The emergency vet is always going be more expensive than your normal day vet. It costs money just to open the door and have the team there ready whilst it is not possible for them to guarantee that they will have patients.
Because of this fee just to be seen by a vet there is a big effort to make sure that only pet parents that really need to be seen arrive at the clinic. This starts with the national contact centre where a call handler, supported by a qualified veterinary nurse will talk to you about your pet on the phone and tell you whether you can wait for your day vet or you need to be seen by an emergency vet.
If, on arriving at the clinic, the client’s pet has improved dramatically, then or course they can change their mind with no charge. If a vet is not available to see an owner and sick or injured pet within a short time of arriving, then as soon as possible a registered veterinary nurse will triage the animal and get any immediate first aid needs started. Veterinary nurses are unable to diagnose or prescribe medication so this may be in conjunction with the veterinary surgeon ‘behind the scenes’ but with the owner’s informed consent.
There are a limited number of consultations that registered veterinary nurses are legally allowed to undertake on their own. These include things such as replacing a slipped or damaged dressing and are charged at a lower fee.
Then something that really surprised me when I arrived was that a manual blood test was used (I’ll write more about this later) instead of using automated machines that were used by the day vet in the same building. This was weird at the start – however in discussion it costs less than half the price of the automatic machines, is faster, and most importantly takes much less blood to do. It took less than 0.2ml for nearly every patient over the weekend which for an emergency patient keeping as much blood as possible in the body is important. Plus it means that certain parts of the blood test (such as amount of Red Blood Cells) can be repeated as needed without being forced to test everything again.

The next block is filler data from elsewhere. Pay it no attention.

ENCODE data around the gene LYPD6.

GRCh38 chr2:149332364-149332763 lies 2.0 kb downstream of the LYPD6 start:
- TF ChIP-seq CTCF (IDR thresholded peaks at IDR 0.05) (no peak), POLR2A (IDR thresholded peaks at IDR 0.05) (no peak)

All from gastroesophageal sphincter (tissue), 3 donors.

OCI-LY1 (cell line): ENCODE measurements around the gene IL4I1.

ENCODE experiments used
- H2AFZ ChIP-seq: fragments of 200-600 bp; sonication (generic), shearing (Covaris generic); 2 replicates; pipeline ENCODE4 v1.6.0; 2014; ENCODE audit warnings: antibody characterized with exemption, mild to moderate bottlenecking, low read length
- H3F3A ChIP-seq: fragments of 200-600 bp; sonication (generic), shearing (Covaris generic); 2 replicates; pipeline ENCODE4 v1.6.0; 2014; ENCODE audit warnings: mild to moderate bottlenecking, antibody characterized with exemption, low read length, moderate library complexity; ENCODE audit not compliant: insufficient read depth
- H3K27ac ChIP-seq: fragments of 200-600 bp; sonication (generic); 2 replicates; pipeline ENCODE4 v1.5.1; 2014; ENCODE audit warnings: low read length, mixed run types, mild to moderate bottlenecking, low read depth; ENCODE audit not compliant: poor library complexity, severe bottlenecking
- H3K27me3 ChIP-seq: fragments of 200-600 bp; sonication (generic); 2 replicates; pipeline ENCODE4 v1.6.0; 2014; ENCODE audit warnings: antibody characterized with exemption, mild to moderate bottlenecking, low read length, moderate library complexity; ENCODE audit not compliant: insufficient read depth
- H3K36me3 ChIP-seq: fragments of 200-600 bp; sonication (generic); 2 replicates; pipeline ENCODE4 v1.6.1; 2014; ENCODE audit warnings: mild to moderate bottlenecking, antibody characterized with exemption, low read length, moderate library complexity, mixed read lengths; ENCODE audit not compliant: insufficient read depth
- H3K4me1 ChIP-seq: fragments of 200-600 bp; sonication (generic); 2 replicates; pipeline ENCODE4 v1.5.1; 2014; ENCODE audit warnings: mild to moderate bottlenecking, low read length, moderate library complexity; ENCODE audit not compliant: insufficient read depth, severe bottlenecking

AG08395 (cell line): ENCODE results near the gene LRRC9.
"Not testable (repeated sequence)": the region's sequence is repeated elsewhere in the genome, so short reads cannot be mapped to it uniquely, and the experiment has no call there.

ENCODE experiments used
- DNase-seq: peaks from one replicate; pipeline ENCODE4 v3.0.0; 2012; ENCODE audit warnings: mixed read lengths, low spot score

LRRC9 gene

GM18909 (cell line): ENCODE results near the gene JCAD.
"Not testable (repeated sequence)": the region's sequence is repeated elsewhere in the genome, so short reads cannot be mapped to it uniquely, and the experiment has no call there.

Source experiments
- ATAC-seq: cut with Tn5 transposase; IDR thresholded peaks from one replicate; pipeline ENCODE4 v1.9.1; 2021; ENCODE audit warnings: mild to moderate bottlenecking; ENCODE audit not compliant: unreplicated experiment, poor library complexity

Sometimes a pet may need to come into the hospital for monitoring or to be given IV fluids to help them with dehydration for example. When this happens instead of being charged for the entire night or weekend the hospitalisation is split into 7 hour slots so you only actually get charged for the time your pet is in the hospital.
Off course the treatment varies between patients, however the vet does consider the different options to keep the cost of treatment as low as possible whilst keeping your pet alive. Emergency medicine is about trying to rule out possible life-threatening conditions and it can be necessary to be proactive to achieve this. While this can cost money it could potentially be life-saving and cost less in the long run, both financially and emotionally. Anything Vets Now do will be discussed with you and as I have said options will be discussed wherever possible and at the earliest opportunity. Many of the emergency tests Vets Now use regularly need to be repeated to get the most value from them. Sometimes repeats are built into the hospitalisation and nursing fees so there are no additional charges but allow your pet to have a high standard of monitoring and care.
I personally would recommend getting insurance such as Pet Plan to help you cover the cost of emergencies. Responsible pet ownership is something that Vets Now are very keen to promote, as they understand just how quickly veterinary bills can rise . Costs can quickly rise in the initial part of any emergency, even if the outcome is not good. Being able to find out more information to help the vet get an idea of prognosis, while not having to worry about the fine detail of the financial situation can be a great benefit of pet insurance. Lots of policies exist however and it is important to find one that meets your needs so always read the small print.